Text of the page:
|Steels and other iron–carbon alloy phases|
|Other iron-based materials|
Cementite, also known as iron carbide, is an interstitial compound of iron and carbon, more precisely an intermediate transition metal carbide with the formula Fe3C. By weight, it is 6.67% carbon and 93.3% iron. It has an orthorhombic crystal structure. It is a hard, brittle material, normally classified as a ceramic in its pure form, though it is more important in ferrous metallurgy. While iron carbide is present in most steels and cast irons, it is produced as a raw material in the Iron Carbide process, which belongs to the family of alternative ironmaking technologies
In the iron–carbon system (i.e. plain-carbon steels and cast irons) it is a common constituent because ferrite can contain at most 0.02wt% of uncombined carbon. Therefore, in carbon steels and cast irons that are slowly cooled a portion of the element is in the form of cementite. It forms directly from the melt in the case of white cast iron. In carbon steel, it either forms from austenite during cooling or from martensite during tempering. An intimate mixture with ferrite, the other product of austenite, forms a lamellar structure called pearlite.
While cementite is thermodynamically unstable, eventually being converted to ferrite and graphite at higher temperatures, it does not decompose on heating at temperatures below the eutectoid temperature of the metastable Iron-Carbon phase diagram, which is of the order of 1000 K.
A natural iron carbide (containing minor amounts of nickel and cobalt) occurs in iron meteorites and is called cohenite after the German mineralogist Emil Cohen, who first described it. As carbon is one of the possible minor light alloy components of metallic planetary cores, the high-pressure/high-temperature properties of cementite (Fe3C) as a simple proxy for cohenite are studied experimentally. The figure shows the compressional behaviour at room temperature.
Other iron carbides
There are other forms of metastable iron carbides that have been identified in tempered steel and in the industrial [Fischer-Tropsch_process]. These include Epsilon (ε) carbide, hexagonal close-packed Fe2-3C, precipitates in plain-carbon steels of carbon content > 0.2%, tempered at 100-200 °C. Non-stoichiometric ε-carbide dissolves above ~200 °C, where Hägg carbides and cementite begin to form. Hägg carbide, monoclinic Fe5C2, precipitates in hardened tool steels tempered at 200-300 °C. Characterization of different iron carbides is not at all a trivial task, and often X-ray diffraction is complemented by Mössbauer spectroscopy.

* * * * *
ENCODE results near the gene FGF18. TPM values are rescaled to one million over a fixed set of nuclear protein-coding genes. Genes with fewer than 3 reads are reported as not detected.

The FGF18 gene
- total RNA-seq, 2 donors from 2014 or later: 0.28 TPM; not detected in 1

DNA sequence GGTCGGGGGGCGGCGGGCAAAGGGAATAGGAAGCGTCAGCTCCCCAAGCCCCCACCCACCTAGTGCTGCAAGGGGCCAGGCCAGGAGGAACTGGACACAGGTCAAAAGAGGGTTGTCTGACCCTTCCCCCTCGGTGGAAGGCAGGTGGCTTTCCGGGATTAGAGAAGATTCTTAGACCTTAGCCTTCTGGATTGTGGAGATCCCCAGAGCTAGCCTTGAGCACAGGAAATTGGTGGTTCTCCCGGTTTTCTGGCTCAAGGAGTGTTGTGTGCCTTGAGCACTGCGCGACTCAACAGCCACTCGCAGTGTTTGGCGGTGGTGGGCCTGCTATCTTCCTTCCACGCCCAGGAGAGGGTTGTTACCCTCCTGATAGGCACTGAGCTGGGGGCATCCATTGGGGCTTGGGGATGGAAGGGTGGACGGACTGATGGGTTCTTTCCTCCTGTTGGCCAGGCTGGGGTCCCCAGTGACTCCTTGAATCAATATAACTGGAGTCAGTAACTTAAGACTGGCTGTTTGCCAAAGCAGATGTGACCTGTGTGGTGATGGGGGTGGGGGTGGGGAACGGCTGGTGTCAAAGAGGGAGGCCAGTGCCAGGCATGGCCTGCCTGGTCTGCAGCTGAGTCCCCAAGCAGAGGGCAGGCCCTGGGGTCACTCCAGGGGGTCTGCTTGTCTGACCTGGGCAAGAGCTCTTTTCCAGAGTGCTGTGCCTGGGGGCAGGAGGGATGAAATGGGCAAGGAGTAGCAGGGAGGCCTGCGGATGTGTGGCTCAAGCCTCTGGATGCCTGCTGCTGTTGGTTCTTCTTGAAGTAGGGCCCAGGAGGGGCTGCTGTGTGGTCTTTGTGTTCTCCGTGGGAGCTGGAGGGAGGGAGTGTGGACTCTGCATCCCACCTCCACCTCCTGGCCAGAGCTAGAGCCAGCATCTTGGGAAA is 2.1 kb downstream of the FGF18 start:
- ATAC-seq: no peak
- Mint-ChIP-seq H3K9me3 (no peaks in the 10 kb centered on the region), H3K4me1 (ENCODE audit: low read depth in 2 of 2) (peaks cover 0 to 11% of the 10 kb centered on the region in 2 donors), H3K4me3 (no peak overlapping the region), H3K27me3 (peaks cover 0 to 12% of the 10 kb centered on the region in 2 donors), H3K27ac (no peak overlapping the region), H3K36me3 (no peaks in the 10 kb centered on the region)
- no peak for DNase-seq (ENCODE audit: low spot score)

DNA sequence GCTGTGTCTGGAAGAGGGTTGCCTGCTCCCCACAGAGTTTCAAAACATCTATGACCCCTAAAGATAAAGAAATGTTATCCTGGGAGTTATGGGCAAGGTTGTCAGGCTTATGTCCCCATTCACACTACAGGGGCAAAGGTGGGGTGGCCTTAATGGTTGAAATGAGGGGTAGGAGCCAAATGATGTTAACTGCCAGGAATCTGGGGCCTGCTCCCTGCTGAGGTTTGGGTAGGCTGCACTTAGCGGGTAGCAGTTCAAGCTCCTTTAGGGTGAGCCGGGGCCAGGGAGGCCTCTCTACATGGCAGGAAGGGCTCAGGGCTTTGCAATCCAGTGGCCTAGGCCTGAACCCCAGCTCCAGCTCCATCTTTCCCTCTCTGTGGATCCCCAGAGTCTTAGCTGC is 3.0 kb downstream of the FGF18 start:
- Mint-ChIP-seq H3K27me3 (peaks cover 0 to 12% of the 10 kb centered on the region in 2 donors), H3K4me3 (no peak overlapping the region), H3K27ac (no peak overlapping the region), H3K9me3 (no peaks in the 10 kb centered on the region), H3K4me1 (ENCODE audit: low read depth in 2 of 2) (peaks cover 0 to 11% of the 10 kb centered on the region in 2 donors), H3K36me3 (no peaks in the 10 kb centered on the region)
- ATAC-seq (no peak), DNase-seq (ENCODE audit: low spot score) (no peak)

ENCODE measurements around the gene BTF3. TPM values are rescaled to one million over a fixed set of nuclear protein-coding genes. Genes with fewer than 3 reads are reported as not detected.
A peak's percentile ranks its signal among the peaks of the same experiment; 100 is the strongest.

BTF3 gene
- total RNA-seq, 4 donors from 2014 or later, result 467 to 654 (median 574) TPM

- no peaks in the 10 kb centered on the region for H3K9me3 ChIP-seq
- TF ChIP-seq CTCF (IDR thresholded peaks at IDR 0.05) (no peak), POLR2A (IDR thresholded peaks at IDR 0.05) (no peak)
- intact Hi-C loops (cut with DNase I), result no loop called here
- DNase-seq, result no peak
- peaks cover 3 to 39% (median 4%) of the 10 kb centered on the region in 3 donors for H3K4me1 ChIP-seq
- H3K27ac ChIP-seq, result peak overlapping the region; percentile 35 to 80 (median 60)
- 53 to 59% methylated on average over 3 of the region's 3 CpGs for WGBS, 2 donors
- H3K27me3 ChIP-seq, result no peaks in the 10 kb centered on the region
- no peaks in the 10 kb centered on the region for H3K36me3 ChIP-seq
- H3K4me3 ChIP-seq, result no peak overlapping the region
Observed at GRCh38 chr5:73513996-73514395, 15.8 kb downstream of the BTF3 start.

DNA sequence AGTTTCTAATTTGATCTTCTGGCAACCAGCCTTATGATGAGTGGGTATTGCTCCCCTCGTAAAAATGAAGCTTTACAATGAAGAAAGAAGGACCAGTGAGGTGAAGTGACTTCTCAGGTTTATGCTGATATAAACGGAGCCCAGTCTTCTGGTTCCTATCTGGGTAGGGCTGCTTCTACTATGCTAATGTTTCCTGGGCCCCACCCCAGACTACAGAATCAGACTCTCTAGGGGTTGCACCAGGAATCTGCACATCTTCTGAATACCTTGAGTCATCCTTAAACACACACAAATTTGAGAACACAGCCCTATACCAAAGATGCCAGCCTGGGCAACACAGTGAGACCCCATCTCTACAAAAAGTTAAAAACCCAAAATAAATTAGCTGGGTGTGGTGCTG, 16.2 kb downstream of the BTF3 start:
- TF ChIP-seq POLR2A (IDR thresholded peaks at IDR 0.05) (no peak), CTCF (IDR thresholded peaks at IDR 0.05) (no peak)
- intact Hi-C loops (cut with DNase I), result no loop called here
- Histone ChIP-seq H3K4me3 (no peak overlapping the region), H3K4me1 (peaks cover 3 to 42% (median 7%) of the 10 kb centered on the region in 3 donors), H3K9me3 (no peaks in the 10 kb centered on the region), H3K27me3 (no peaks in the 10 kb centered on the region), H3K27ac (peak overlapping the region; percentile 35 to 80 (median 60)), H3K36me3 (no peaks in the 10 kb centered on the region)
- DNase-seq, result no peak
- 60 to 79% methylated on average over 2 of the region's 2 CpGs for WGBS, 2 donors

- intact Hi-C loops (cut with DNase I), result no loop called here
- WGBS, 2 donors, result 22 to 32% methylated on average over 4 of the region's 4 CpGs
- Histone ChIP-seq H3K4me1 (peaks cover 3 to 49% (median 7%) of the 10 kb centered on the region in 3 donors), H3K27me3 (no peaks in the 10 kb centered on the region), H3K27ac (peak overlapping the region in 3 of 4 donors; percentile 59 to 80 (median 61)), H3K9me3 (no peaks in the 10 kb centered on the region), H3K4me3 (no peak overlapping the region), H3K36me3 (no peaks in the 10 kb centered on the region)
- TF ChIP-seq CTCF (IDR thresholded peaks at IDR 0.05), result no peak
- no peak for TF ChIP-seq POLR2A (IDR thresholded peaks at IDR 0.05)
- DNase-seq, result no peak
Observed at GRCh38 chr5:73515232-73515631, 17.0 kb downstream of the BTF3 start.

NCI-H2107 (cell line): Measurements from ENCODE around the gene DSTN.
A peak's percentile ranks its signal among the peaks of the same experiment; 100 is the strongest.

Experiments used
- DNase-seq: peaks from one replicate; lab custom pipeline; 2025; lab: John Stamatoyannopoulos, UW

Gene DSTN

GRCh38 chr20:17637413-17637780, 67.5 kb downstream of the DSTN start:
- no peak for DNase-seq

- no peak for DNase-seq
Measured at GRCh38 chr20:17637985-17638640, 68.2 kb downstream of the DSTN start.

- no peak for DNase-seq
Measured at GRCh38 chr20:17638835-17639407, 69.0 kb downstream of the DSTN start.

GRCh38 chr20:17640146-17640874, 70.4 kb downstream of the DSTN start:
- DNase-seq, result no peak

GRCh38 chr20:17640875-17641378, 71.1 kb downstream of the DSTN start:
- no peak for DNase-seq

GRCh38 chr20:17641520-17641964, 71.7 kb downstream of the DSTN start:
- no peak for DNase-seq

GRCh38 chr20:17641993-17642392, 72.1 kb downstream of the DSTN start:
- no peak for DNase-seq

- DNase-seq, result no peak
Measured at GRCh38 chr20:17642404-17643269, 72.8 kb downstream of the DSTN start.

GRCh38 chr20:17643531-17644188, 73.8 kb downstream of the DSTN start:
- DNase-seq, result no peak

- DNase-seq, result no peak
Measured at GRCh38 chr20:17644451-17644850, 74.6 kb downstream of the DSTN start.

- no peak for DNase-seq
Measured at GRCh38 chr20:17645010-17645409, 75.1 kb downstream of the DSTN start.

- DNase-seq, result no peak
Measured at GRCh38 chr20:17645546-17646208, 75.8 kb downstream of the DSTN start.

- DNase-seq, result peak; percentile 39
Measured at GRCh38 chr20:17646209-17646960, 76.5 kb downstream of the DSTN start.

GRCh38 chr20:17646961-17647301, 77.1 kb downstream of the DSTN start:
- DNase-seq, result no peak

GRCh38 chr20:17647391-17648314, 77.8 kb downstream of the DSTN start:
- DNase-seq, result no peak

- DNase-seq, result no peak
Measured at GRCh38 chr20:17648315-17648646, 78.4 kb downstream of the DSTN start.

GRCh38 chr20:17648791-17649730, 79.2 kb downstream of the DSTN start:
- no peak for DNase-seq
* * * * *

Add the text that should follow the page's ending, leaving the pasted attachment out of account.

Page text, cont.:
- Smith & Hashemi 2006, p. 363.
- Durand-Charre 2003.
- Smith & Hashemi 2006, pp. 366–372.
- S.W.J. Smith; W. White; S.G. Barker (1911). "The Magnetic Transition Temperature of Cementite". Proc. Phys. Soc. London 24 (1): 62–69. doi:10.1088/1478-7814/24/1/310.
- Vagn F. Buchwald, Handbook of Iron Meteorites, University of California Press 1975.
- G. Hägg, Z. Krist., Vol. 89, p 92-94, 1934.
- W.F. Smith, Structure and Properties of Engineering Alloys, McGraw-Hill Inc., 1981, p 61-62, ISBN 0-07-0585601.
- Smith, William F.; Hashemi, Javad (2006). Foundations of Materials Science and Engineering (4th ed.). McGraw-Hill. ISBN 0-07-295358-6.
- Durand-Charre, Madeleine (2004). Microstructure of Steels and Cast Irons. Springer. ISBN 978-3-642-05897-4.
- Crystal structure of cementite at NRL
- Crystal Structure of Cementite, Cambridge University
- Alternative Ironmaking Technologies
- L.J.E. Cohen Nature of Carbides of Iron, Bullettin 631 US Bureau of Mines
- Pycalphad: Thermodynamic calculation of cementite http://pycalphad.readthedocs.org/en/latest/examples/CementiteAnalysis.html based on
- Bengt Hallstedt, Dejan Djurovic, Jörg von Appen, Richard Dronskowski, Alexey Dick, Fritz Körmann, Tilmann Hickel, Jörg Neugebauer, Thermodynamic properties of cementite, Calphad, Volume 34, Issue 1, March 2010, Pages 129-133, ISSN 0364-5916,http://dx.doi.org/10.1016/j.calphad.2010.01.004.
- Ester Esna du Plessis The Crystal Structures of Iron Carbides, Ph.D. Thesis, University of Johannesburg, 2006 https://books.google.it/books/about/The_Crystal_Structures_of_the_Iron_Carbi.html?id=AN6QtgAACAAJ&redir_esc=y
- Characterization by Moessabuer Spectroscopy of Iron Carbides obtained by Fisher Tropsch Synthesis http://pubs.acs.org/doi/abs/10.1021/j100221a030
- Formation of Fe7C3 and Fe5C2 type metastable carbides during the crystallization of an amorphous Fe75C25 alloy http://www.sciencedirect.com/science/article/pii/0022309381900302